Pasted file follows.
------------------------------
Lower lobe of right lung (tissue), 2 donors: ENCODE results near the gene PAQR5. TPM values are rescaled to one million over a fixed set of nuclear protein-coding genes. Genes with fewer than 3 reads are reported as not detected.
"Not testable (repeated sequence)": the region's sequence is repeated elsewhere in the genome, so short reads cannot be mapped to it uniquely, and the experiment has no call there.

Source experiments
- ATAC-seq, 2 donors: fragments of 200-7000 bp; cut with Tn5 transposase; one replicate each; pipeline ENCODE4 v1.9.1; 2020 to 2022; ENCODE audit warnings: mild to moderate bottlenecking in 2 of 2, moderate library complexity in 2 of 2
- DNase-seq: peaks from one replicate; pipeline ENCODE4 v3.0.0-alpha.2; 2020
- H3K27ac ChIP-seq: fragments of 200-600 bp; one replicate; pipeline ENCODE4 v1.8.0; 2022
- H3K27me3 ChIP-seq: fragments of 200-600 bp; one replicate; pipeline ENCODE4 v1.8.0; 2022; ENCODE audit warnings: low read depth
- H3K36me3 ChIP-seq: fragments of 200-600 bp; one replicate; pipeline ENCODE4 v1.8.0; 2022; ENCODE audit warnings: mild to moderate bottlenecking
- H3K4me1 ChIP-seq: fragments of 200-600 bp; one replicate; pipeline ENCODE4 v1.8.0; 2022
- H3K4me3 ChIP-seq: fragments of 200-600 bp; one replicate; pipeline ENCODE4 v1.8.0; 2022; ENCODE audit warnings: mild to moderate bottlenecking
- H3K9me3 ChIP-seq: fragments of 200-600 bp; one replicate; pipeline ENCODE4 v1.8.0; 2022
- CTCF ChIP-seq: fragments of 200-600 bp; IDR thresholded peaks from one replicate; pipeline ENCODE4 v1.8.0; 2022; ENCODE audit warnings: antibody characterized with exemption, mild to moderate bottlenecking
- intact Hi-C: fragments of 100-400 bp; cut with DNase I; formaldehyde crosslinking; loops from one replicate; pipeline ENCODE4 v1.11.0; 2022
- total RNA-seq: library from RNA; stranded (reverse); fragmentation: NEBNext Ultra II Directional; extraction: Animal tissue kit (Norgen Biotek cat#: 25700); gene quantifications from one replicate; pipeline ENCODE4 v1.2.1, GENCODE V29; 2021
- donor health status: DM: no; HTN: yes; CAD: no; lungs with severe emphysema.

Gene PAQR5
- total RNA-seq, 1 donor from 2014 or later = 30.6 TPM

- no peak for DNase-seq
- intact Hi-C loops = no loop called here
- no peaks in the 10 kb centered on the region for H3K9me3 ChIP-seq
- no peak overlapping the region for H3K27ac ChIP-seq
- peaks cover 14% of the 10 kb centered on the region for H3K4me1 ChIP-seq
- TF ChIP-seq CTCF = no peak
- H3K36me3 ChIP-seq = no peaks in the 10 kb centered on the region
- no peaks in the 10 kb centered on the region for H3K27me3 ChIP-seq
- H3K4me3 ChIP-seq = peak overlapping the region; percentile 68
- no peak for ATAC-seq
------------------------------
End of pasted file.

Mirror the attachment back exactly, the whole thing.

Lower lobe of right lung (tissue), 2 donors: ENCODE results near the gene PAQR5. TPM values are rescaled to one million over a fixed set of nuclear protein-coding genes. Genes with fewer than 3 reads are reported as not detected.
"Not testable (repeated sequence)": the region's sequence is repeated elsewhere in the genome, so short reads cannot be mapped to it uniquely, and the experiment has no call there.

Source experiments
- ATAC-seq, 2 donors: fragments of 200-7000 bp; cut with Tn5 transposase; one replicate each; pipeline ENCODE4 v1.9.1; 2020 to 2022; ENCODE audit warnings: mild to moderate bottlenecking in 2 of 2, moderate library complexity in 2 of 2
- DNase-seq: peaks from one replicate; pipeline ENCODE4 v3.0.0-alpha.2; 2020
- H3K27ac ChIP-seq: fragments of 200-600 bp; one replicate; pipeline ENCODE4 v1.8.0; 2022
- H3K27me3 ChIP-seq: fragments of 200-600 bp; one replicate; pipeline ENCODE4 v1.8.0; 2022; ENCODE audit warnings: low read depth
- H3K36me3 ChIP-seq: fragments of 200-600 bp; one replicate; pipeline ENCODE4 v1.8.0; 2022; ENCODE audit warnings: mild to moderate bottlenecking
- H3K4me1 ChIP-seq: fragments of 200-600 bp; one replicate; pipeline ENCODE4 v1.8.0; 2022
- H3K4me3 ChIP-seq: fragments of 200-600 bp; one replicate; pipeline ENCODE4 v1.8.0; 2022; ENCODE audit warnings: mild to moderate bottlenecking
- H3K9me3 ChIP-seq: fragments of 200-600 bp; one replicate; pipeline ENCODE4 v1.8.0; 2022
- CTCF ChIP-seq: fragments of 200-600 bp; IDR thresholded peaks from one replicate; pipeline ENCODE4 v1.8.0; 2022; ENCODE audit warnings: antibody characterized with exemption, mild to moderate bottlenecking
- intact Hi-C: fragments of 100-400 bp; cut with DNase I; formaldehyde crosslinking; loops from one replicate; pipeline ENCODE4 v1.11.0; 2022
- total RNA-seq: library from RNA; stranded (reverse); fragmentation: NEBNext Ultra II Directional; extraction: Animal tissue kit (Norgen Biotek cat#: 25700); gene quantifications from one replicate; pipeline ENCODE4 v1.2.1, GENCODE V29; 2021
- donor health status: DM: no; HTN: yes; CAD: no; lungs with severe emphysema.

Gene PAQR5
- total RNA-seq, 1 donor from 2014 or later = 30.6 TPM

- no peak for DNase-seq
- intact Hi-C loops = no loop called here
- no peaks in the 10 kb centered on the region for H3K9me3 ChIP-seq
- no peak overlapping the region for H3K27ac ChIP-seq
- peaks cover 14% of the 10 kb centered on the region for H3K4me1 ChIP-seq
- TF ChIP-seq CTCF = no peak
- H3K36me3 ChIP-seq = no peaks in the 10 kb centered on the region
- no peaks in the 10 kb centered on the region for H3K27me3 ChIP-seq
- H3K4me3 ChIP-seq = peak overlapping the region; percentile 68
- no peak for ATAC-seq